When CEO of visitor management software company Proxyclick Gregory Blondeau asked leading IFMA members and facilities management commentators what it takes to succeed in the industry today, the answers he received were surprisingly uniform.
Today's facility managers undertake a wide range of duties that all require essential skills.
When Proxyclick needed to determine whether our software solutions were fulfilling their requirements, we invited several leading industry figures to identify the primary skillset that is required to succeed in the industry.
The following compilation for FM Magazine and the FM Industry website is based on their feedback, and details four core areas of competency which every facility manager (and employer) should develop for the efficient and safe delivery of facility services within workplaces.
Facility managers have challenges thrown at them every day and many of these demand creative solutions rather than a prescriptive, rule- and procedures -based, approach to problem-solving.
Elliott Chase, managing editor of I-fm says the recent influx of technological solutions into the industry is particularly challenging, as it means facility managers must now "find a creative combination of technological tools to best fit the needs of particular facilities”.
From a software vendor's perspective, we believe emerging technologies - and software delivered as a service (SaaS) in combination with enhanced Cloud computing capabilities in particular, present challenges that extend beyond software selection and integration to forcing facility managers to reconsider what FM service delivery and reporting actually mean today.
One might even, for example, observe that the current shift towards greater reliance on technology enhances demand for better employee communication skills, empathy, and even opens the doors for the delivery of "genuine" customer service as FM is a multi-dimensional "people" business and will develop into an even greater one as it deploys more and more data gathering and information dissemination systems.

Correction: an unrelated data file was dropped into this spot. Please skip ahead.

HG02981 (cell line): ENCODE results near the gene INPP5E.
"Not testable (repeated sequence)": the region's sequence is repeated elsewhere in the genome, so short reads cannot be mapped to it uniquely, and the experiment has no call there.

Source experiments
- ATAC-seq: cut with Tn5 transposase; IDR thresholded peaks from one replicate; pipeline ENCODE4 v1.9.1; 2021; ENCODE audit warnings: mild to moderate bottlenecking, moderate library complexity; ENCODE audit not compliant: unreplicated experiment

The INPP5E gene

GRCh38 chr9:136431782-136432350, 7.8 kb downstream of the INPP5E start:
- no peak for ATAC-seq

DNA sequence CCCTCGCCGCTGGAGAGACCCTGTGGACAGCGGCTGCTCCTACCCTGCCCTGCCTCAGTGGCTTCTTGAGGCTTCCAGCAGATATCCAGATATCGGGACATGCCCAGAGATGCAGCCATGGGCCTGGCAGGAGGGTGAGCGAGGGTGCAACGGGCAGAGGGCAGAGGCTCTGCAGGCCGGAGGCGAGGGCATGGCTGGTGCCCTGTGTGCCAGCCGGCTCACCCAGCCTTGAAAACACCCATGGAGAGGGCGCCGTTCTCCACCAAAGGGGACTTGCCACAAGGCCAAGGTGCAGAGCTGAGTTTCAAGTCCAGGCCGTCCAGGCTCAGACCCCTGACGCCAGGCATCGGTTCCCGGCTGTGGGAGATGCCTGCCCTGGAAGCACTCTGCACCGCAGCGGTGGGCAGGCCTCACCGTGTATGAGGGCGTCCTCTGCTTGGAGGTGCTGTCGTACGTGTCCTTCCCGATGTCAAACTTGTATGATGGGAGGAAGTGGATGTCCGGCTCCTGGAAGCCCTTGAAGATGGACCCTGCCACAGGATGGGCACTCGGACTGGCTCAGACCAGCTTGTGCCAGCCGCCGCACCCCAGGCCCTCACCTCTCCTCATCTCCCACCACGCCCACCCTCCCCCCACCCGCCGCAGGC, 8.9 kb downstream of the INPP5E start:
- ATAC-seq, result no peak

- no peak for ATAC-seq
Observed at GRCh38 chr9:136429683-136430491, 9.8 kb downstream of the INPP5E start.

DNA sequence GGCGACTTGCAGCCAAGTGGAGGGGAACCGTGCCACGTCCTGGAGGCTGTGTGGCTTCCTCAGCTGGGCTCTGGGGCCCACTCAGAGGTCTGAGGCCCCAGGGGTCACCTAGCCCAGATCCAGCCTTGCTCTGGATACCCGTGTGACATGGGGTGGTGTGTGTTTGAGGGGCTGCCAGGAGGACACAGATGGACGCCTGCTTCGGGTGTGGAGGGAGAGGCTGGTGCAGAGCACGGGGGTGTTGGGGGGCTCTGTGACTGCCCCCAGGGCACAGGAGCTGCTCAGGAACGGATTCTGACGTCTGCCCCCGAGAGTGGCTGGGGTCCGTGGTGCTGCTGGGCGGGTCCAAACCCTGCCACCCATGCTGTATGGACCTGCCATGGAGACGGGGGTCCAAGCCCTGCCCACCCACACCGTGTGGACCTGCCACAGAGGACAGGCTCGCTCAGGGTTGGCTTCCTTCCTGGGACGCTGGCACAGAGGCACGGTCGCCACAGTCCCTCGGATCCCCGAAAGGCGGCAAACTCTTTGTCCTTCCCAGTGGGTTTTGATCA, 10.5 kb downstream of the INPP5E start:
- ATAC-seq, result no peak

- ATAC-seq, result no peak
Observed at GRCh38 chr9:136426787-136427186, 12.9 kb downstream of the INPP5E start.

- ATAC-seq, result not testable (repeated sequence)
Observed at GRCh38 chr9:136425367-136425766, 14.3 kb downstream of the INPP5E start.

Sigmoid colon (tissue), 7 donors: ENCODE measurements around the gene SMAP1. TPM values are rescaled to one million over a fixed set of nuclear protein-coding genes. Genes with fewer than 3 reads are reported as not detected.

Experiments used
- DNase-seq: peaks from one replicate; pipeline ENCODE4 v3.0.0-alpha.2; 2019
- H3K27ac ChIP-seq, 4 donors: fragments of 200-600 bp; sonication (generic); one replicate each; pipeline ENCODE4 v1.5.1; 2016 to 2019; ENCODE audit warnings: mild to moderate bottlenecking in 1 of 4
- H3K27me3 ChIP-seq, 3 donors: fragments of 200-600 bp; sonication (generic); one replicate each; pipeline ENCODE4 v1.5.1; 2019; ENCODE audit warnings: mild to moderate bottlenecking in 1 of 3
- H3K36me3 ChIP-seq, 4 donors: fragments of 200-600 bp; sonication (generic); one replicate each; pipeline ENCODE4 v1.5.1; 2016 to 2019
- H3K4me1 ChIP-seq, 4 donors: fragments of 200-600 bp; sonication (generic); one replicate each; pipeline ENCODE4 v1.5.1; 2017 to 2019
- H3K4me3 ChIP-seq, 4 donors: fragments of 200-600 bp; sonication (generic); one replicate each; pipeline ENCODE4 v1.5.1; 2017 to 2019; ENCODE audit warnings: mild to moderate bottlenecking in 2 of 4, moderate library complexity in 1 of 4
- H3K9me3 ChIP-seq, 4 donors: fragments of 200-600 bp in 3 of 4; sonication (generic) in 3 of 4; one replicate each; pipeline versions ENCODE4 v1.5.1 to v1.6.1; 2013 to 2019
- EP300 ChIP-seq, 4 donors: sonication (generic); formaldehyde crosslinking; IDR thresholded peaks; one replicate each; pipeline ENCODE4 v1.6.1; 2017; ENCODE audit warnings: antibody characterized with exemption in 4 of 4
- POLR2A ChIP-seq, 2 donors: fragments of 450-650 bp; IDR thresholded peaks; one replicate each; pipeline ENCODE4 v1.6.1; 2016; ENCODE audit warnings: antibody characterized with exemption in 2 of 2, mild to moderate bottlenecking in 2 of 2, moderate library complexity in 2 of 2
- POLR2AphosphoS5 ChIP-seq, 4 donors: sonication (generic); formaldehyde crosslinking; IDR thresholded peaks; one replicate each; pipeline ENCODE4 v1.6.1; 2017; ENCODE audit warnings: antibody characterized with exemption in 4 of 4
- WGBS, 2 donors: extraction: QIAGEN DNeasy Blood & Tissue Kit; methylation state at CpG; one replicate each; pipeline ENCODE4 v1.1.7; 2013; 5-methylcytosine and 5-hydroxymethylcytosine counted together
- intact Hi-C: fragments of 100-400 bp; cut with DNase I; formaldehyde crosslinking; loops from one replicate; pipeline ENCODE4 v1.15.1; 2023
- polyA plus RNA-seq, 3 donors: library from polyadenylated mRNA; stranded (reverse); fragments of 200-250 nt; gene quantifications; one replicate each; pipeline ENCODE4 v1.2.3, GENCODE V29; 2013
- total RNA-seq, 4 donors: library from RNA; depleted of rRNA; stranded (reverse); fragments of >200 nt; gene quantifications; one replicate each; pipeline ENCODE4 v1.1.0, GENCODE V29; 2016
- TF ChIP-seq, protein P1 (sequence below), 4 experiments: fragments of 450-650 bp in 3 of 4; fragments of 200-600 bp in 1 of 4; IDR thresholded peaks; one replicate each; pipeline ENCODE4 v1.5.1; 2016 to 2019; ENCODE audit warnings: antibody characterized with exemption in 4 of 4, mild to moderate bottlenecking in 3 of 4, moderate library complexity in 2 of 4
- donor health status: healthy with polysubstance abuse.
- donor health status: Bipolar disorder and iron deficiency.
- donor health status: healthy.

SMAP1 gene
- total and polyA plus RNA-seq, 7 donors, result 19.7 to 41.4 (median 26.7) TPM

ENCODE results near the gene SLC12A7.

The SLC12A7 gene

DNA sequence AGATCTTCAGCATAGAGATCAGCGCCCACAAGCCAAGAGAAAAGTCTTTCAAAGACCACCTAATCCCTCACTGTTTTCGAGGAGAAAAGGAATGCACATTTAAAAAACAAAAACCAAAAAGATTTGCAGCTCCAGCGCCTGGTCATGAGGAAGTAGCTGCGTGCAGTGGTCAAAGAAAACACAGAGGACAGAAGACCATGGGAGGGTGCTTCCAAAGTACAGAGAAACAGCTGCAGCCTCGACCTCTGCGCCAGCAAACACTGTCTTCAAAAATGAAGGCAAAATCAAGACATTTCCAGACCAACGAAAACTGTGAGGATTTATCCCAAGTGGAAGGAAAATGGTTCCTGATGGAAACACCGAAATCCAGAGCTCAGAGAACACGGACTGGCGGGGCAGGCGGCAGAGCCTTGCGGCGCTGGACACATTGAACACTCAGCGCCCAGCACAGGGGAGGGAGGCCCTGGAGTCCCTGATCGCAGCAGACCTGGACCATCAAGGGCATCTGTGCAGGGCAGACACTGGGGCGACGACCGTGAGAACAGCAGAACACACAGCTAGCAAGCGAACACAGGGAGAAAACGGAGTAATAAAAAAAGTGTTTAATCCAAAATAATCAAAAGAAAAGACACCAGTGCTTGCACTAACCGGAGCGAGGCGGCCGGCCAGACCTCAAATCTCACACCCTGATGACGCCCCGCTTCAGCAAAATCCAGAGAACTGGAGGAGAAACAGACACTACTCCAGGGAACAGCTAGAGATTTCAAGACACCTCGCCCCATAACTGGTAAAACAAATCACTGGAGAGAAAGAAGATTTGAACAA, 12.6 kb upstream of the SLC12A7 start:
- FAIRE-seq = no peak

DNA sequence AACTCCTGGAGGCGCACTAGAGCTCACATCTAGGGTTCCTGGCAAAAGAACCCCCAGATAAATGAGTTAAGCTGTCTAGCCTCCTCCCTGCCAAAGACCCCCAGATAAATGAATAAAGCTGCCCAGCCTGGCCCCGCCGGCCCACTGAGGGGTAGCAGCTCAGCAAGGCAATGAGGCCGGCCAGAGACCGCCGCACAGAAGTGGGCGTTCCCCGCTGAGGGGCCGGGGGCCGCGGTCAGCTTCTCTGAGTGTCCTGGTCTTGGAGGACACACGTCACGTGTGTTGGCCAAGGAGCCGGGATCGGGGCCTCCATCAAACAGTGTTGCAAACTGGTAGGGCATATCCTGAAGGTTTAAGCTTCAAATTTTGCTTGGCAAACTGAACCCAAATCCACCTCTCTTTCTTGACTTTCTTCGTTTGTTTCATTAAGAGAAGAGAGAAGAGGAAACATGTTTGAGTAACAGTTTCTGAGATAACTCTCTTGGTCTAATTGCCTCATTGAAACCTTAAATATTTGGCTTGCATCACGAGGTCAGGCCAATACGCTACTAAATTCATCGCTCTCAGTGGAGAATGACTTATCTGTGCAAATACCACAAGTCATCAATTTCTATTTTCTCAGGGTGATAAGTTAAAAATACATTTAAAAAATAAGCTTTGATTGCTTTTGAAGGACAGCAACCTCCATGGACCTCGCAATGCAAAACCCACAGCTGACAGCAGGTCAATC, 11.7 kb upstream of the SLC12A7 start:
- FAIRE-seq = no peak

Being able to empathise by placing themselves in the shoes of workers and guests has always been a hallmark of the most effective facility managers as it creates happier, healthier and more productive working environments.
Co-owner of Hospitality Works and LinkedIn Integrated Facility Management group administrator Jurriaan Hommes champions the case for better "people management" skills further by observing FM to be "all about employees working for different stakeholders and end-users".
"It is not a 'desk' job but about what guests and employees experience every day when passing through your department.
"Check your company’s guest and employee journeys frequently to know how to act", he advises, whilst suggesting facility managers adopt a 'Plan, Do, Check, Act' mantra for ensuring "continuous improvement of the facility environment".
Indeed, the ability to understand the issues guests and employees struggle with most - and to anticipate any future frustrations, also allows facility managers to create workplaces that actually meet commercial and operational needs rather than simply appearing good on paper.
Regardless of how talented facility managers are with Excel or building management software, they need to respond in a calm and collected manner to new and urgent challenges and requirements.
Chief ISS A/S Marketing Officer and IFMA non-executive Board Member, Peter Ankerstjerne, believes a key personality trait of a successful facility manager is adaptability.
Developing a line of reasoning he first introduced at a Facility Managers' conference in Madrid in 2015, Ankerstjerne says: "Facility Managers must be able to understand and support their customer's core business and adapt any workplaces and service set-up accordingly”.
“Today, any facilities manager looking to stay on top of his or her game needs to be increasingly data-driven. The profession is moving away from simply being a reactive, dispatcher of technicians for work requests.
"To add value and get a ‘seat at the table,’ facility managers need to be able to analyse facilities spend, contractor performance, quality of service, and so on - and to proactively identify cost outliers and areas for improvement.
"This is only possible by having the right facility management analytics tools that can leverage all the data available. Others decisions like equipment repair or replacement and contractor performance can really only be addressed from an analytics standpoint.”
It is clear then that although each of the above skills and capabilities is of stand-alone significance, when applied in combination, they represent an important new paradigm for the transformation of even the most average of facility managers into the service "superstar" of today and tomorrow.